A Review of Jeff Goins’ “Real Artists Don’t Starve”
How Not to Starve
Are you a painter, a writer, a start-up founder or a cabinet maker? Wondering how to avoid not paying the rent while you pursue your craft? Well, that’s where Jeff Goins’ Real Artists Don’t Starve comes in. The book offers 12 strategies to create your art, promote your art and make money from your art — no matter what it may be. Though published from a Christian-themed publisher, this is a remarkably secular book that creatives of all stripes should enjoy. While the book seems, at times, to be loaded with common sense, the book does a fine job of pointing the neophyte artist towards being successful. That alone is worth the price of admission.
To go into any depth about this book would be to start revealing some of the book’s strategies, so you may want to just skip this review and proceed to the book itself. It’s clear, though, that Goins has done his homework, offering up examples of his theories from interviews he conducted to books he read. The book is so thorough that the sources section of the book, in the very back, takes up more than 12 percent of the book’s total running length, according to my Kindle. (I read a digital version of the book.)
While Real Artists Don’t Starve is engrossing and interesting, it is relatively brief. I read the whole thing cover to cover in about two hours. And it fired me up, too. I’ve had a career as an artist, but I abandoned it after failing to sell a short story collection. After reading this book, I wanted to get back at it, back at creating art. The book is powerful and encouraging, to say the least. However, it’s also realist. While the book doesn’t fall back on the “don’t quit your day job” comments that some in your circle may give you, the book does suggest multiple times that having a successful day job gives you the financial stability to create art in your free time until your art starts generating significant revenue.
What makes the book pretty powerful stuff is that Goins augments every recommendation he gives to the struggling artist with examples culled from real life — not only big, well-known players such as Hemmingway and Picasso, but smaller, less heard-of actors and musicians who are pursuing their craft largely on their own terms. It’s these examples that make the book feel real and purposeful, and allows the book to be a whole lot of fun to read, too.
That said, I didn’t always agree with some of Goins’ strategies. For instance, he recommends moving to where the action is — or, failing that, finding a place to create your own action. While I agree with that in principle, I also know of at least one major author with a publishing deal who works from a sleepy, small town with not a whole lot going on. In fact, creating art in a place where not much art is happening can do wonders for your artistic career, as it gives you the time and freedom to pursue your craft in your own time, rather than spending your time marketing and promoting something you haven’t yet created to your peers.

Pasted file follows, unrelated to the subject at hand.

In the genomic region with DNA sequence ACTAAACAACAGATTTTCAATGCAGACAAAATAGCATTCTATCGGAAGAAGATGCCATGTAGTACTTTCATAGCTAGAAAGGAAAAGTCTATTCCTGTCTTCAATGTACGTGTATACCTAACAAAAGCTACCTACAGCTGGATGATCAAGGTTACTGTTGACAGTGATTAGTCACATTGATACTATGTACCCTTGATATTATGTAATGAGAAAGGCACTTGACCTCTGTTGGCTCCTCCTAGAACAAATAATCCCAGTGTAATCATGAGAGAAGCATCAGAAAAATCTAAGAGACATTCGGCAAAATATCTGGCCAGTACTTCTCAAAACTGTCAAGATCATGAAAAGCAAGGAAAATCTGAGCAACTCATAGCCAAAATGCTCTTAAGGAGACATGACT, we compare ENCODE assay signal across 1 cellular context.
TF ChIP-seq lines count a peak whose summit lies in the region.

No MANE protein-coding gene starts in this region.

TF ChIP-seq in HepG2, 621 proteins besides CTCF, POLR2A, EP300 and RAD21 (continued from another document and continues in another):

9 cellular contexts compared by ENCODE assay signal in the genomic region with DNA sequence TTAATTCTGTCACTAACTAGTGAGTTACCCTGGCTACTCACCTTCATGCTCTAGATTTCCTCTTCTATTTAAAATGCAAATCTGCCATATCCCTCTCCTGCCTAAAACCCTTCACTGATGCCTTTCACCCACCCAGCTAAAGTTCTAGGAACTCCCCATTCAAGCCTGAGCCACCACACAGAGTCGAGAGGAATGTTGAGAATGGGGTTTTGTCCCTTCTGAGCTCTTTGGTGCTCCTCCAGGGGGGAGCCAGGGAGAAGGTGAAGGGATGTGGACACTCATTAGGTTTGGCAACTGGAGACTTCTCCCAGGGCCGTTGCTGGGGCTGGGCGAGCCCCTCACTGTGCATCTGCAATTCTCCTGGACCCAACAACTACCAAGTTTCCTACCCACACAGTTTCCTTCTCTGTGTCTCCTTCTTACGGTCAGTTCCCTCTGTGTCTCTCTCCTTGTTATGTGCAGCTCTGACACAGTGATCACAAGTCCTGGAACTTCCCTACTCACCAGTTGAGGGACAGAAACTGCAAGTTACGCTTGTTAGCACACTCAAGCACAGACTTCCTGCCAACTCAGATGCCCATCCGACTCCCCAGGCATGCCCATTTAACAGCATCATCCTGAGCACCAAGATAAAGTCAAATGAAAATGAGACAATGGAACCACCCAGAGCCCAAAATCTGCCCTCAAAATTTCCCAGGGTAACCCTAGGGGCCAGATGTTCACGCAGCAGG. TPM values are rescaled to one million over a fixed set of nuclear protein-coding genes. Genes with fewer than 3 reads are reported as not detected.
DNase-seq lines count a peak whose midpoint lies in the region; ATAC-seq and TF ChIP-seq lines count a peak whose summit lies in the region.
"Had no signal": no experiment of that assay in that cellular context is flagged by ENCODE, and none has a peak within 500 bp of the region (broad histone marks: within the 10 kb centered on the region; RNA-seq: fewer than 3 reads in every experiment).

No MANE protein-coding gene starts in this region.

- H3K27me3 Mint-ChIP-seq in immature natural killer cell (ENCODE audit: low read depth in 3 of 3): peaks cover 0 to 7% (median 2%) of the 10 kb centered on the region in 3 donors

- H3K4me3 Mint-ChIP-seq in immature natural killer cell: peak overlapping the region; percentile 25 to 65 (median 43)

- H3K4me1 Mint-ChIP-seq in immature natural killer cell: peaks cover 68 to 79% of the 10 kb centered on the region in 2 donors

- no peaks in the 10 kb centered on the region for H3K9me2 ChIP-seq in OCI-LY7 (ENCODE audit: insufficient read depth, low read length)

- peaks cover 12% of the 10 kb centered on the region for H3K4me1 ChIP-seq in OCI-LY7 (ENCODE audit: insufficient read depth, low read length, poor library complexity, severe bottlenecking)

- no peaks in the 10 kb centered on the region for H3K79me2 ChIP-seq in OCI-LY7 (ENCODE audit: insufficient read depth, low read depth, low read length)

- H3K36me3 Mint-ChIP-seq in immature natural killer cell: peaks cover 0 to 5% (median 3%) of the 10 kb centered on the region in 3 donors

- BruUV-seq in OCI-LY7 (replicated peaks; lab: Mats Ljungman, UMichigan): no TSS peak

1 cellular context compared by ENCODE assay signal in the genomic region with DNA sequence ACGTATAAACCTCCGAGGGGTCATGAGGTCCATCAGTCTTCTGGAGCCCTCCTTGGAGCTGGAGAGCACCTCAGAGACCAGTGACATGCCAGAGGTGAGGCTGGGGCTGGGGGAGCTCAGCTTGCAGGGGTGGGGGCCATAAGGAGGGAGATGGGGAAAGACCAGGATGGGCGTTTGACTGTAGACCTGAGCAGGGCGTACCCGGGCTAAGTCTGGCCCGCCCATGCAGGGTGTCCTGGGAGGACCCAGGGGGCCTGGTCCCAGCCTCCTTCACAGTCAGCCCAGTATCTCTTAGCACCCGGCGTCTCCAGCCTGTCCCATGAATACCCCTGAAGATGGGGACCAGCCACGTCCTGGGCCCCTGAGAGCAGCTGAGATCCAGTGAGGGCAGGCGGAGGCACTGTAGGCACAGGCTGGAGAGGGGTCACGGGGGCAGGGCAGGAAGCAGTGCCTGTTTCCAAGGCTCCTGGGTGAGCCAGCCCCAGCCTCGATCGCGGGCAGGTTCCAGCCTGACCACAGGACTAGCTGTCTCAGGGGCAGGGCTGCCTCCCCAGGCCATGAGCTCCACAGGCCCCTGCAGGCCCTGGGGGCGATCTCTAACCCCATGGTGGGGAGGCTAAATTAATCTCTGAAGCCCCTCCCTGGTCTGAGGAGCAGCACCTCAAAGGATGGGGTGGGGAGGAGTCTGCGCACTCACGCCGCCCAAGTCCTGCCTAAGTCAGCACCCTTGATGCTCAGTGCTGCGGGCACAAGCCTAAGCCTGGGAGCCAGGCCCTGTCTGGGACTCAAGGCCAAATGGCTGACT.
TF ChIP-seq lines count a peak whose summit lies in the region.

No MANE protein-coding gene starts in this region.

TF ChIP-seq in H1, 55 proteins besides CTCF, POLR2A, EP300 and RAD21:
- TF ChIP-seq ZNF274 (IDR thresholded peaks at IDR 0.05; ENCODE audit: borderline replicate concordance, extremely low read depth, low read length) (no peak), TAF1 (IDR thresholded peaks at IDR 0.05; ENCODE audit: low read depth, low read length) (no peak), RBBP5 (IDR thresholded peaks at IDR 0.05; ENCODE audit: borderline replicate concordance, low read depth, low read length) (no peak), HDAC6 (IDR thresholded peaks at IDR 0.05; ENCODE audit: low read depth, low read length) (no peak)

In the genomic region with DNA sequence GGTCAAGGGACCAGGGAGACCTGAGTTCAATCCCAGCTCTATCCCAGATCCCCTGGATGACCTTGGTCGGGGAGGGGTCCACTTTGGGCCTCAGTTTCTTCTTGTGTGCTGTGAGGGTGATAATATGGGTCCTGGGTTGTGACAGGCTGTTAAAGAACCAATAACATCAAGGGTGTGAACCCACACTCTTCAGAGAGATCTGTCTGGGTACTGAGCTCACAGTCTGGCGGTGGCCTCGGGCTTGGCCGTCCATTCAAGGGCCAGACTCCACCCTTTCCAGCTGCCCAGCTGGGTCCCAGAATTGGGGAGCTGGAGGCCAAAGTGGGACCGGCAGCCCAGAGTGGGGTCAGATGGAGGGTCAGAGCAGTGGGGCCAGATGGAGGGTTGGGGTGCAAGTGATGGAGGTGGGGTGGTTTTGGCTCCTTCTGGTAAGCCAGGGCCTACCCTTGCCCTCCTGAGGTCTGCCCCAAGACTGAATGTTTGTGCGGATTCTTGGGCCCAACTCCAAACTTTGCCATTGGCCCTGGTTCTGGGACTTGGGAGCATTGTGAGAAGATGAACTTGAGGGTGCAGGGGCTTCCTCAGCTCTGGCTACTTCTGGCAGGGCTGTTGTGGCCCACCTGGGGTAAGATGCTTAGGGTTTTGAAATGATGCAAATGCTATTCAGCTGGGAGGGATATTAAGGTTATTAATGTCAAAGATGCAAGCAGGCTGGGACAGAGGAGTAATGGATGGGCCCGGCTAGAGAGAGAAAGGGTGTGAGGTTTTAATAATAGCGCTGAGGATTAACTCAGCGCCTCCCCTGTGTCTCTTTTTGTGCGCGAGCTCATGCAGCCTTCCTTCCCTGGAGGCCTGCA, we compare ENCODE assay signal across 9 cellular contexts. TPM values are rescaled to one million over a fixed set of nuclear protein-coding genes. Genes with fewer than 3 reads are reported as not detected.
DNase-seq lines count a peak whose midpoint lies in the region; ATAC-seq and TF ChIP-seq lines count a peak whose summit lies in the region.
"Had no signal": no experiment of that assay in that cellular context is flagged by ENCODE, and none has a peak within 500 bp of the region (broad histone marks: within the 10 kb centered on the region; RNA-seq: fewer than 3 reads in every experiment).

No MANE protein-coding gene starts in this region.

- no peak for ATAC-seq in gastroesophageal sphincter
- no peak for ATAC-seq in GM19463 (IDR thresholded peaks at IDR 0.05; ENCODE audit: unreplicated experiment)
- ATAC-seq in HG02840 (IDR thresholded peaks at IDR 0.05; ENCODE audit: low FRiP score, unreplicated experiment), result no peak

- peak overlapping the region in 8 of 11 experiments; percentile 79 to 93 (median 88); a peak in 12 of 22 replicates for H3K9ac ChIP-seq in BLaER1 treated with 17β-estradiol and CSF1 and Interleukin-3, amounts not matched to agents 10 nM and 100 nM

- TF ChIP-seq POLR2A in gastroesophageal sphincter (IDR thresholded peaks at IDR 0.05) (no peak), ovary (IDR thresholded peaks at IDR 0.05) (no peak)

For that reason, you may want to look at Goins’ strategies as recommendations and not much more, and find ways to make them work for you. For example, the end goal might not be to make money off your art at all. In my case, I’ve chosen to work with smaller magazines that don’t pay money because they’re more receptive to the kinds of innovation I’m doing with my writing. The big guys just don’t want to touch it because it’s simply too weird for them. So everything Goins says about making money from your art should be taken with a huge grain of salt. That said, there are probably ways I could be making money by, say, charging readers for these reviews or something. Or trying my hand at cartoon art (if I was any good at it) to augment these posts to have something else to sell.
Despite any reservations I have with this book suggesting that it is the true way to pursue your craft, it’s still a worthy read, simply because Goins has such an infectious “can do” attitude about everything. Once again, if you’ve thought about creating art — or, if like me, created art and then abandoned it — reading Real Artists Don’t Starve will encourage you to pick up a pen or a paintbrush (or whatever tool you use) and continue to while away. I loved, most of all, Goins’ suggestions on how to make art, such as by openly stealing from your influences (which is a practice I subscribe to).
I don’t know what else to say, really, beyond all this that is going to sound like running at the mouth. Suffice to say, if you’re toiling away creating art — or are thinking about switching over to a career in the arts, if you’re passionate enough about it — you’ll find a lot of nuggets of wisdom in this book. I’d say that you should pick and choose which strategies are most applicable to you in this New Renaissance we’re in (a term that Goins uses frequently) and run with them. If anything, I like that Goins is trying to be helpful to the often frustrated self-tortured artist, and makes us all aware that there is an alternative — that struggling to make ends meet is not the true way to succeed as an artist. If you’re looking for examples and methods to sustain yourself with your art financially, this book is an excellent investment of both your money and your time.
Jeff Goins’ Real Artists Don’t Starve: Timeless Strategies for Thriving in the New Creative Age was published by Thomas Nelson on June 6, 2017.
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